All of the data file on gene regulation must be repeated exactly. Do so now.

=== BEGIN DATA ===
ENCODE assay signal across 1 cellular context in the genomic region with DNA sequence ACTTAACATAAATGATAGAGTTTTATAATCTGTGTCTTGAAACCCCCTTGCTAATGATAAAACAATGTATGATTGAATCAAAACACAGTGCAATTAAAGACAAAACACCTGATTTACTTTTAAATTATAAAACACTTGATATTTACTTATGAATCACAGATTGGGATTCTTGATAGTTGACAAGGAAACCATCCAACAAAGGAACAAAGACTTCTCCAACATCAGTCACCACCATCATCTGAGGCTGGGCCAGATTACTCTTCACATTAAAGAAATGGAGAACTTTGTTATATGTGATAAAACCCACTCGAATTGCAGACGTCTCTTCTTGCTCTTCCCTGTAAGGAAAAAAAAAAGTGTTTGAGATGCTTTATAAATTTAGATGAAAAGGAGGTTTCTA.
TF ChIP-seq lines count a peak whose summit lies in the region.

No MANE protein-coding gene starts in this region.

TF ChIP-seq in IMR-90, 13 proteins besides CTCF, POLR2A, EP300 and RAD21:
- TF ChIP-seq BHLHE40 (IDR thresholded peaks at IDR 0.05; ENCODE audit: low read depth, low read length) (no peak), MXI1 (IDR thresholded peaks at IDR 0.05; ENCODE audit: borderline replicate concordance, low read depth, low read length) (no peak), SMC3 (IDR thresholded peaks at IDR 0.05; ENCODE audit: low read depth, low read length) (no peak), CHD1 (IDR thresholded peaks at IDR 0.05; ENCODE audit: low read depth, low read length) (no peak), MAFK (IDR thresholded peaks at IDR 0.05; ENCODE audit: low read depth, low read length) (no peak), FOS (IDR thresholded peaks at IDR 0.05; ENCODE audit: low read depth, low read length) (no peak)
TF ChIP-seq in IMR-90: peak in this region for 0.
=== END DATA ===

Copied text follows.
ENCODE assay signal across 1 cellular context in the genomic region with DNA sequence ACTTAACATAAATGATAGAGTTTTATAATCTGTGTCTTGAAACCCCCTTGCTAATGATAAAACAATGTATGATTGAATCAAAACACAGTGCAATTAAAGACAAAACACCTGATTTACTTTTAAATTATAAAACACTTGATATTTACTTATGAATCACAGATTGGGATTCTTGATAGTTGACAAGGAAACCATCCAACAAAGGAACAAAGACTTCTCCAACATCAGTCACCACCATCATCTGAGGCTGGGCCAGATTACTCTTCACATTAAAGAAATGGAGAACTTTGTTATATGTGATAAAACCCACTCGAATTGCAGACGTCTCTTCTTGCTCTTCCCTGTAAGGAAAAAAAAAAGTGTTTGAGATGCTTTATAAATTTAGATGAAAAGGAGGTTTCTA.
TF ChIP-seq lines count a peak whose summit lies in the region.

No MANE protein-coding gene starts in this region.

TF ChIP-seq in IMR-90, 13 proteins besides CTCF, POLR2A, EP300 and RAD21:
- TF ChIP-seq BHLHE40 (IDR thresholded peaks at IDR 0.05; ENCODE audit: low read depth, low read length) (no peak), MXI1 (IDR thresholded peaks at IDR 0.05; ENCODE audit: borderline replicate concordance, low read depth, low read length) (no peak), SMC3 (IDR thresholded peaks at IDR 0.05; ENCODE audit: low read depth, low read length) (no peak), CHD1 (IDR thresholded peaks at IDR 0.05; ENCODE audit: low read depth, low read length) (no peak), MAFK (IDR thresholded peaks at IDR 0.05; ENCODE audit: low read depth, low read length) (no peak), FOS (IDR thresholded peaks at IDR 0.05; ENCODE audit: low read depth, low read length) (no peak)
TF ChIP-seq in IMR-90: peak in this region for 0.